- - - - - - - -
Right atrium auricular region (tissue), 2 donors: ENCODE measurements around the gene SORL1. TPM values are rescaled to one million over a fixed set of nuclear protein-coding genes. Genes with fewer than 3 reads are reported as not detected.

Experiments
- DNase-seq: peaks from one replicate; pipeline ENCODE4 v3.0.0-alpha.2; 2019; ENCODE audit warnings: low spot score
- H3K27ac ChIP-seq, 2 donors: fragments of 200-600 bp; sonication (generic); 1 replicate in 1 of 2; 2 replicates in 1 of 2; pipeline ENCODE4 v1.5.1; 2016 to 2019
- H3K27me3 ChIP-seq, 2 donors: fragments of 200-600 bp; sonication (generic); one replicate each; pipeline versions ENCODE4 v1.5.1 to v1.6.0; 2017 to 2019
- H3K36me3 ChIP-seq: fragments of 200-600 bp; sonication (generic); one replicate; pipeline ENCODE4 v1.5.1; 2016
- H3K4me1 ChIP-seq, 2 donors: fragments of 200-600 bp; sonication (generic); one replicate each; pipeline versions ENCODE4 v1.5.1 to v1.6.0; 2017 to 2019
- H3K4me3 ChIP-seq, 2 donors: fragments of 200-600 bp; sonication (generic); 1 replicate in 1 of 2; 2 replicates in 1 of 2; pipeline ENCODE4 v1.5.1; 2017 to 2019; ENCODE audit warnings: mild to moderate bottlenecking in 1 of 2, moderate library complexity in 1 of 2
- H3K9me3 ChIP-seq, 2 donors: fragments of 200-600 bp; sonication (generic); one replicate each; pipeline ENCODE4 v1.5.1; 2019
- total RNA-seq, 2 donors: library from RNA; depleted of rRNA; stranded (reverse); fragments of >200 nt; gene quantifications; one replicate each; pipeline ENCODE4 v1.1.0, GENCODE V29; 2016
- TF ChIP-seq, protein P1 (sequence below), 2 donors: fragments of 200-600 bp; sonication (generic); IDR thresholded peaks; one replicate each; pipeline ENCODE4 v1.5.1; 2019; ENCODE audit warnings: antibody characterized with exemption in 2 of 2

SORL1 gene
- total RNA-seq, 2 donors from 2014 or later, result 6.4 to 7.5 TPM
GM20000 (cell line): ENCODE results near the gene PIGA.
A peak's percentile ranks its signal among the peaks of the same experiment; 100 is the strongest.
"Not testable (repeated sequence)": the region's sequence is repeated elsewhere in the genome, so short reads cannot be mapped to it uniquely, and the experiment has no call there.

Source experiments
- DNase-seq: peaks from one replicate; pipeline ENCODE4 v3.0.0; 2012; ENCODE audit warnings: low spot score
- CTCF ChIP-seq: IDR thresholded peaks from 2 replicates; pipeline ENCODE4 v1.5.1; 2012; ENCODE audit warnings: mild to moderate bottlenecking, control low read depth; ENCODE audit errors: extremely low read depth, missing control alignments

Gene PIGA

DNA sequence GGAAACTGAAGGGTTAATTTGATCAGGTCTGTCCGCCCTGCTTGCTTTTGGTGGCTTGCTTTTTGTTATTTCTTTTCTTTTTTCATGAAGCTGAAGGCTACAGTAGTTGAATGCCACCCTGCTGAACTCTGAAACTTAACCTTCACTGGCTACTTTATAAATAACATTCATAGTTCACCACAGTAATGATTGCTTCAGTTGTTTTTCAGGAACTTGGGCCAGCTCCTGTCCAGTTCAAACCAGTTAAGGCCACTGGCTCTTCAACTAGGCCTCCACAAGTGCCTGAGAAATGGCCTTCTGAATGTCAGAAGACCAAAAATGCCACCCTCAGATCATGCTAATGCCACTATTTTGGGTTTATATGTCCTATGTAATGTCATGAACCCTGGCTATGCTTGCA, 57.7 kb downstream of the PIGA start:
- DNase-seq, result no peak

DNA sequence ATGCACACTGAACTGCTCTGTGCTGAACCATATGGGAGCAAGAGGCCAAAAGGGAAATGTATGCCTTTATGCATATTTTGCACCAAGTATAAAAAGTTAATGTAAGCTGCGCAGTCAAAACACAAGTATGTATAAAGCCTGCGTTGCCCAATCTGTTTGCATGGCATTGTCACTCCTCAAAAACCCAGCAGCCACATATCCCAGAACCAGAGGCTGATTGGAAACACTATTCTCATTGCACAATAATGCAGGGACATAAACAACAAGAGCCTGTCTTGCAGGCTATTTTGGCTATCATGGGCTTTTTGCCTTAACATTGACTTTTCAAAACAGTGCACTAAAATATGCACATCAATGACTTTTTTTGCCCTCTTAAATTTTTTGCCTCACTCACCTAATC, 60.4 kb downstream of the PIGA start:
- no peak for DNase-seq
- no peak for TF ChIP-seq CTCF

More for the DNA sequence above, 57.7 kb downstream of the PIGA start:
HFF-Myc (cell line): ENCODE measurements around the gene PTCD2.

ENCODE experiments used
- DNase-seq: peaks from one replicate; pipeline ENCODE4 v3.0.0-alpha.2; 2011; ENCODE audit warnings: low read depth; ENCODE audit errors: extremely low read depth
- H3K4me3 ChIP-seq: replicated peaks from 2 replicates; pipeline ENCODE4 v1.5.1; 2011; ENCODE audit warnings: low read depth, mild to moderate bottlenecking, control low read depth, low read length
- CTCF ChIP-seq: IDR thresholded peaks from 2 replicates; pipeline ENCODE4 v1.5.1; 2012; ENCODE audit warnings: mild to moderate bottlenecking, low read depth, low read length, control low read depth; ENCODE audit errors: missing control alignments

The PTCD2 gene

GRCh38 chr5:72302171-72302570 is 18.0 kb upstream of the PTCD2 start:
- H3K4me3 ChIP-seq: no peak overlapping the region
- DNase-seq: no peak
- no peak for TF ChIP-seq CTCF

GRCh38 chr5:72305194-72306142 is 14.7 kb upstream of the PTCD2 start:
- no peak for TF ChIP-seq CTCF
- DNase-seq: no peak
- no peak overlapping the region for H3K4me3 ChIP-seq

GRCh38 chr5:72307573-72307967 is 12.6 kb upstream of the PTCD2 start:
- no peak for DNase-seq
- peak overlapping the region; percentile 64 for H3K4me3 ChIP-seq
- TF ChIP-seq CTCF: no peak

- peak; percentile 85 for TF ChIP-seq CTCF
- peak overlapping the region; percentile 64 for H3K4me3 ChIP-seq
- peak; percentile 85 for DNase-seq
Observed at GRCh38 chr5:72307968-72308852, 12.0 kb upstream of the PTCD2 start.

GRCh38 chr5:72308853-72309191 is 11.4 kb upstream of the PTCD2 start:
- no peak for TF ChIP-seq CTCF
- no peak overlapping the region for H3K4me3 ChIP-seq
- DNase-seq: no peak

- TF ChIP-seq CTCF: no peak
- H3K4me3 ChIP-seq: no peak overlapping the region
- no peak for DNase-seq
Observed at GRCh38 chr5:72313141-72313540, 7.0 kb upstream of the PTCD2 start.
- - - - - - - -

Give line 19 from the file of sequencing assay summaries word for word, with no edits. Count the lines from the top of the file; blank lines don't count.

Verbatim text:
- CTCF ChIP-seq: IDR thresholded peaks from 2 replicates; pipeline ENCODE4 v1.5.1; 2012; ENCODE audit warnings: mild to moderate bottlenecking, control low read depth; ENCODE audit errors: extremely low read depth, missing control alignments